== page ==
[What seems most important in this process are feelings, not facts, emotions, not reason. –Tom]

The leader then described how one could tell that a thought or idea is God’s will:

“One of the ways to know the opening of God is when there is energy; when there is freedom, openness and freshness. Another is in that neutral place, letting go of agenda or outcome. Imagine one of the options open to you and imagine going down that pathway.”
[Letting go of agenda is what the “standard” commissioner preparation tries to accomplish. Is it a bad thing to have a strong opinion? Why?—Tom]

“Is there openness or blockedness [sic] there? Is there fruit of the Spirit there? Then go back in your imagination and go down another, different option and see what comes in your imagination. What kind of energy is there. Is there freedom, constriction?”
[How do you make important decisions? By energy? Freedom? Constriction? Again, reason is supplanted by emotion. Emotions are a part of every decision, but if they’re the only part, most decisions will be poor ones.—Tom]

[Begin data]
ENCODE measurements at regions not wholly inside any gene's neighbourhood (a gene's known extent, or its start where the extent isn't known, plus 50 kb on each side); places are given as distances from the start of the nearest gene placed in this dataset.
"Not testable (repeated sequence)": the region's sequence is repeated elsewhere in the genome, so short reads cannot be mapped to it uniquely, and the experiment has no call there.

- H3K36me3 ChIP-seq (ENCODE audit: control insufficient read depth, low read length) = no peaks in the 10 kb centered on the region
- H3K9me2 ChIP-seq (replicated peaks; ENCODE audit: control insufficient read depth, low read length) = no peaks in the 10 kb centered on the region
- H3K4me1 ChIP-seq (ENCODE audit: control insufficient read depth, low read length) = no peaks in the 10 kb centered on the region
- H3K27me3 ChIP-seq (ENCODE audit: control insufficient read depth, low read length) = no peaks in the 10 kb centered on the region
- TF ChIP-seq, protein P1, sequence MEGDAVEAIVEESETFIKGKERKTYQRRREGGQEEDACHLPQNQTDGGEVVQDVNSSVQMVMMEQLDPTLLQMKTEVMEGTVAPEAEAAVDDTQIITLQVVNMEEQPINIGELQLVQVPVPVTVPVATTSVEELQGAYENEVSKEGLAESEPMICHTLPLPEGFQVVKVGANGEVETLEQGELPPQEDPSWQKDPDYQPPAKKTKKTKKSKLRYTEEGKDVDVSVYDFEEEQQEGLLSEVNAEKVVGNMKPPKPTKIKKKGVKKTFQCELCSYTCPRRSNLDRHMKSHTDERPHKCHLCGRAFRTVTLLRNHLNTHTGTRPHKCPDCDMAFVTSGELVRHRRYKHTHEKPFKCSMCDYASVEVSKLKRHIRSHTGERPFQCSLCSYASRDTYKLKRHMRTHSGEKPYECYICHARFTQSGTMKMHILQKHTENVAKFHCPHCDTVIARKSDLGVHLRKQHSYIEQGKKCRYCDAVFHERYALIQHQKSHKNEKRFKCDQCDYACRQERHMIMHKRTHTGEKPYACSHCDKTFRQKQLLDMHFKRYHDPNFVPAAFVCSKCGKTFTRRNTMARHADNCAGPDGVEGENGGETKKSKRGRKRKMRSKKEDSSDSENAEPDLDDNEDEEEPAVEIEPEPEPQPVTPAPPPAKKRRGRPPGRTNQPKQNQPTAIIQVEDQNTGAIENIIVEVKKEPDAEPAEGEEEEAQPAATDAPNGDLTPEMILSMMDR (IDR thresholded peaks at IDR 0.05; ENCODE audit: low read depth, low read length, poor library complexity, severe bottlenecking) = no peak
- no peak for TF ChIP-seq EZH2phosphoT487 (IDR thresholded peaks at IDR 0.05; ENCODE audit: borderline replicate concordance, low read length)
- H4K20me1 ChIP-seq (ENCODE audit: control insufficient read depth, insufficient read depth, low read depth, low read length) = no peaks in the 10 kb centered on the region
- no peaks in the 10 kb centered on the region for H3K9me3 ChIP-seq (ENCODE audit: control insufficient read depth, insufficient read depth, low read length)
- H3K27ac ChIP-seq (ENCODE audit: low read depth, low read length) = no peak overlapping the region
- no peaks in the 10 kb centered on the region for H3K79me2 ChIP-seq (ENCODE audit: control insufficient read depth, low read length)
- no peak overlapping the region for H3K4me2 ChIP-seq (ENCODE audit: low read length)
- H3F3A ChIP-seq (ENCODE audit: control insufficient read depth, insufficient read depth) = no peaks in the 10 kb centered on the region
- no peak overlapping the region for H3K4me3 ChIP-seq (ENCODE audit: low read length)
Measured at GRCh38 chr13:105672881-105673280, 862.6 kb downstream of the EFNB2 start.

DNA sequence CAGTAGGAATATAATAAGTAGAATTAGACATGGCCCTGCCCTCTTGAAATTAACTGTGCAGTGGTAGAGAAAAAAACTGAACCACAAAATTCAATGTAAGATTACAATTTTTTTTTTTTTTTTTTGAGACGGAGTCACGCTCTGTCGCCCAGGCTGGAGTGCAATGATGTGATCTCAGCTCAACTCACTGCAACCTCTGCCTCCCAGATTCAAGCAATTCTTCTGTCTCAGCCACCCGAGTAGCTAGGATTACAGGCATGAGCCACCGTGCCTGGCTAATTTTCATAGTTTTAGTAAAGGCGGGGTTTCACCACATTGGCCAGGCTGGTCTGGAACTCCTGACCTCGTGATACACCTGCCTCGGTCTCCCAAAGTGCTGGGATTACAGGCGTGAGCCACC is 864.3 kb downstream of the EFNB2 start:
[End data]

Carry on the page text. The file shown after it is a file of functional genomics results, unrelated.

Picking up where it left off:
Think of this—you cannot debate emotions. When someone feels something it is real to them, even if it is empirically proven wrong. For our denomination to encourage the above process is tantamount to guaranteeing poor decisions. The life of our denomination is at stake. We deserve better than this. In fact, I believe that the Lord demands better.

Jesus replied, “‘You must love the Lord your God with all your heart, all your soul, and all your mind.’ (Matthew 22:37)

Or am I like people of the world who say yes when they really mean no? As surely as God is true, I am not that sort of person. My yes means yes because Jesus Christ, the Son of God, never wavers between yes and no. (2 Corinthians 1:17-19 )

Responses to the “Discernment” Process

The committee members were asked to share what they felt during the discernment time.
One man talked about some gifts a friend left him. One of the gifts was a box of non-toxic crayons. That was the image that came to him during “discernment,” and he felt that the word “toxic” was very important. He also read a short passage from “All I needed to know, I learned in Noah’s Ark”

A young woman related her image. “I’m an artist, and the first thing that came to mind was a sunset. I questioned everything. Now I feel I’ve had a revelation of confidence of what I believe.”